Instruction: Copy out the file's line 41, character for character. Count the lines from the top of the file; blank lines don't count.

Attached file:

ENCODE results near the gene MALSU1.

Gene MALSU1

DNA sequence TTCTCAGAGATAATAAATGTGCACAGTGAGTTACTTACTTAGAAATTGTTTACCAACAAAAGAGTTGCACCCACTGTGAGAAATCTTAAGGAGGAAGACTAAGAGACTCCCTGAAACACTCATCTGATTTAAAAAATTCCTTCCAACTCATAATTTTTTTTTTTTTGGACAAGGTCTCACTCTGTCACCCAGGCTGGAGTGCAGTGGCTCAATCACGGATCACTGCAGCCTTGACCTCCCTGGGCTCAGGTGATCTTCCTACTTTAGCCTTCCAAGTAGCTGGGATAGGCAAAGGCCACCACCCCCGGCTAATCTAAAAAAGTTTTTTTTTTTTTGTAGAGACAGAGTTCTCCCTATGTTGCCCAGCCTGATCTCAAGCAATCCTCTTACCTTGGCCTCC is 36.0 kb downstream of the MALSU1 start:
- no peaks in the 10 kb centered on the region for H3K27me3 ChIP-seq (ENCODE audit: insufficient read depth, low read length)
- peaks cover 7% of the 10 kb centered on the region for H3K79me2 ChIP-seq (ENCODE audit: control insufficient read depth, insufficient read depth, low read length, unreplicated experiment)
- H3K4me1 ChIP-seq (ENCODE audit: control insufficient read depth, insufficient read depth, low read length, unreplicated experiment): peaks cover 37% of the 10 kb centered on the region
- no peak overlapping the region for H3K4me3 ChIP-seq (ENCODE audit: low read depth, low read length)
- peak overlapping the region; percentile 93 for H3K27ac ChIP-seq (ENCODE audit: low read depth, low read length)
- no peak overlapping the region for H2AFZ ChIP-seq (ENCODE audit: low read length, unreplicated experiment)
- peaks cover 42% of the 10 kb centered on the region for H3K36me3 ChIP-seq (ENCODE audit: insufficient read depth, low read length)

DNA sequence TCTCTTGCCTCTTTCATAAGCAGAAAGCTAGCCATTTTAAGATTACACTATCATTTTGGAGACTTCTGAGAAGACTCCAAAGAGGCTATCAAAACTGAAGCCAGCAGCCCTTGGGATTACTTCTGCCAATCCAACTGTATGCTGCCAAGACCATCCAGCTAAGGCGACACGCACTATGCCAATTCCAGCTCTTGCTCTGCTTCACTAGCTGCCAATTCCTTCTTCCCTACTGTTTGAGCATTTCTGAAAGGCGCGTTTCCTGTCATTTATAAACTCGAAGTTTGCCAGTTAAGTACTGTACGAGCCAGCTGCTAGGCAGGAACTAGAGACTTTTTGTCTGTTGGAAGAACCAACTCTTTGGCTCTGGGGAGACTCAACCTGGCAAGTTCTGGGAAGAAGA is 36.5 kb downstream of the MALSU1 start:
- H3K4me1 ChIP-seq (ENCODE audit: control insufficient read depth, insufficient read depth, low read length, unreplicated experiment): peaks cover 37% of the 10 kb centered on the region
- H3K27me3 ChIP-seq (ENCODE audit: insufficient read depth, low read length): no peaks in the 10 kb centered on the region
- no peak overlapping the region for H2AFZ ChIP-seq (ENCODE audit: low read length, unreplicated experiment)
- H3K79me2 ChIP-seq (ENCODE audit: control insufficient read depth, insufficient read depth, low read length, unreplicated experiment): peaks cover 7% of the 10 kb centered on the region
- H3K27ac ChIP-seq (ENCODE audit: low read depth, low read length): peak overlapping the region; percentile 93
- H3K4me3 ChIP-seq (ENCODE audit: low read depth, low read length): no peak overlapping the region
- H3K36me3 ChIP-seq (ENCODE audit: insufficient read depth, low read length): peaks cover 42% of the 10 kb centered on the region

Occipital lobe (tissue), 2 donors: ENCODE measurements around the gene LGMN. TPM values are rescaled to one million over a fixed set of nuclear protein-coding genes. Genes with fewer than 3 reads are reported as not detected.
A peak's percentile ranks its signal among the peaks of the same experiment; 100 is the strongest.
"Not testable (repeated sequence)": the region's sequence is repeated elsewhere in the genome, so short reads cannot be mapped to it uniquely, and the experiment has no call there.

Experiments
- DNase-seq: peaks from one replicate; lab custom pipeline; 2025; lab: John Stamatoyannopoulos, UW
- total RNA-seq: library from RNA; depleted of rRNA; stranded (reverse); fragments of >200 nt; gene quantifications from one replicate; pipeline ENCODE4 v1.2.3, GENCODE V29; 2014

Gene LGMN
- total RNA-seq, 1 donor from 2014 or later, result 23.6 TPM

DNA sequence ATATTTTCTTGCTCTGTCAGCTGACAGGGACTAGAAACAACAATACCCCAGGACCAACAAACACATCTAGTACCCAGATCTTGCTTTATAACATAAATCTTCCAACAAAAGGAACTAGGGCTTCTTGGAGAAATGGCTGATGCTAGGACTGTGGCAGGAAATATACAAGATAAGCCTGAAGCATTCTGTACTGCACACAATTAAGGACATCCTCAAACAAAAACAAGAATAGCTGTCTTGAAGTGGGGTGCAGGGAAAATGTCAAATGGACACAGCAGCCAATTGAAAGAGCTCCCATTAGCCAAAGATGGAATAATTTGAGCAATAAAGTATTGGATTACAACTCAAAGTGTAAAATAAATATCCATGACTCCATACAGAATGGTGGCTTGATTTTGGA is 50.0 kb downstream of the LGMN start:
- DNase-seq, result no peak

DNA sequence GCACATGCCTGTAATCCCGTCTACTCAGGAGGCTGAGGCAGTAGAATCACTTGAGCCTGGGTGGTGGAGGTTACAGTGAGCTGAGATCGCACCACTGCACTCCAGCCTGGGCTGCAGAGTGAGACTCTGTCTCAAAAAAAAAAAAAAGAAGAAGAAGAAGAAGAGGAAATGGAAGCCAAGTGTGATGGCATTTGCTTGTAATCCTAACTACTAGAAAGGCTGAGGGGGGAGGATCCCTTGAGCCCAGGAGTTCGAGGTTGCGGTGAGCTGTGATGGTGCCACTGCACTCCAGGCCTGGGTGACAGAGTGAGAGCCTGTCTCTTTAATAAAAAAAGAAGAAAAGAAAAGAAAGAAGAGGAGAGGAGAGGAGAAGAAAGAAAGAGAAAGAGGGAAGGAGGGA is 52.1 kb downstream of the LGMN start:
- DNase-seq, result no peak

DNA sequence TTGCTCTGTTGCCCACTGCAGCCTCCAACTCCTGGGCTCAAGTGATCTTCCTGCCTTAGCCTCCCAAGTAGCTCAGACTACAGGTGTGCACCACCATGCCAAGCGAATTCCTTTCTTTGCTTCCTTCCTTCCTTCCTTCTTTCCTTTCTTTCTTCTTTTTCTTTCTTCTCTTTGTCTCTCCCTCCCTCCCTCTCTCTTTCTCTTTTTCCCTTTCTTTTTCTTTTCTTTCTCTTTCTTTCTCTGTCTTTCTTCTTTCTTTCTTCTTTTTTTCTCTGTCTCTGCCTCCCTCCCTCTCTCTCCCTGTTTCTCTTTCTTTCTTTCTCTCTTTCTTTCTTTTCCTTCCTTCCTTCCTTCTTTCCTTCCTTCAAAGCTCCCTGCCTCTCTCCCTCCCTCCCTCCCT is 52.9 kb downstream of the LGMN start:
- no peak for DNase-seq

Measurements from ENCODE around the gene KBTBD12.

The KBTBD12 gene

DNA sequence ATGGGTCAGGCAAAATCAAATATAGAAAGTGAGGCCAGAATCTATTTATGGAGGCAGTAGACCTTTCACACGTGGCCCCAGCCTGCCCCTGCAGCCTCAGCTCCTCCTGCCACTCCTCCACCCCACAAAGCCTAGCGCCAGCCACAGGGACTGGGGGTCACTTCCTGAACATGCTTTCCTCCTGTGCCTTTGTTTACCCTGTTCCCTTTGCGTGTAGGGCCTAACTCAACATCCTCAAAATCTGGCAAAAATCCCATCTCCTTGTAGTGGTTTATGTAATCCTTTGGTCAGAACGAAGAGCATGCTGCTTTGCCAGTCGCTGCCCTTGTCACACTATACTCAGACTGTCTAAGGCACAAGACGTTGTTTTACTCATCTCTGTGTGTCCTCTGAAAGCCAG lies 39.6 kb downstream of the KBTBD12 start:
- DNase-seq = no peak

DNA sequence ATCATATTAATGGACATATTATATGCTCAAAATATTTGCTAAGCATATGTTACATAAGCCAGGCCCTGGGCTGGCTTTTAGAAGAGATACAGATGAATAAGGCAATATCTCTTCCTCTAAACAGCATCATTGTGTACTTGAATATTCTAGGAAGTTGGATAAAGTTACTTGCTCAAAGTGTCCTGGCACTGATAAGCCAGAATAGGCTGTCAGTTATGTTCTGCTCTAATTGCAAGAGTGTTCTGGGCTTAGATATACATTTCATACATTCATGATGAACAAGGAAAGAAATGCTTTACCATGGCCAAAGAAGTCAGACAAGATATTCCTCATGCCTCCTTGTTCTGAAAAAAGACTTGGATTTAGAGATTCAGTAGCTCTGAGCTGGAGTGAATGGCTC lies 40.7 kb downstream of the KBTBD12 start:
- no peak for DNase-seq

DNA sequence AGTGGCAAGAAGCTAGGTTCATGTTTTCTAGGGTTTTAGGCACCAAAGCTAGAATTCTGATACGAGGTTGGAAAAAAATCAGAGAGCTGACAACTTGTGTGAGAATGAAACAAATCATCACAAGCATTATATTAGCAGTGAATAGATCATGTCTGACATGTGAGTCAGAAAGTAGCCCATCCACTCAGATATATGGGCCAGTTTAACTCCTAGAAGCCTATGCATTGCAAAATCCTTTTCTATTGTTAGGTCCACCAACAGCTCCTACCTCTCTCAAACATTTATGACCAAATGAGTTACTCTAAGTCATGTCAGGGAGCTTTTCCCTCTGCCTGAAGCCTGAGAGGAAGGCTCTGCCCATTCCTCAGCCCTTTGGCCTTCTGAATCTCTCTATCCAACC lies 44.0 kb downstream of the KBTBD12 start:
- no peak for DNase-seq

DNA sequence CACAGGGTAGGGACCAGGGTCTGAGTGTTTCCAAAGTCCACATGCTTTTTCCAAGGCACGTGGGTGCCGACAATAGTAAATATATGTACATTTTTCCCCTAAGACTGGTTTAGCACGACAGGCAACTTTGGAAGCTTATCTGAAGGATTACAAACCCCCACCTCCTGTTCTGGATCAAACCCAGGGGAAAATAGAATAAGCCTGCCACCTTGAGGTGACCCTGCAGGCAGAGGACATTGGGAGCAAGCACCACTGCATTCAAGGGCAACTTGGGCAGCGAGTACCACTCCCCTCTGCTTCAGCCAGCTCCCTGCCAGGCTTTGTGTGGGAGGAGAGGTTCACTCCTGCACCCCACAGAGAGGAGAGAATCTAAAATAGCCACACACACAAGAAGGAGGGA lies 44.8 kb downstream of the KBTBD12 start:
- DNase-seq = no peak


DNA sequence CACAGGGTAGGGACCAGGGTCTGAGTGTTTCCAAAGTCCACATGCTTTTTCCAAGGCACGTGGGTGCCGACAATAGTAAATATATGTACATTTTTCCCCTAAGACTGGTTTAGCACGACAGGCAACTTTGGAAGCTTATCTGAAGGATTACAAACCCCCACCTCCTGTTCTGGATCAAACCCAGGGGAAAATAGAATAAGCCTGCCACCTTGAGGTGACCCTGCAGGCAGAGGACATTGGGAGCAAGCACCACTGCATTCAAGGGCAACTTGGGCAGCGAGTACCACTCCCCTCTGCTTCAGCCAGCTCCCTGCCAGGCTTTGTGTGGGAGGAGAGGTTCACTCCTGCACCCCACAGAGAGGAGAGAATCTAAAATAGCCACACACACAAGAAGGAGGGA lies 44.8 kb downstream of the KBTBD12 start: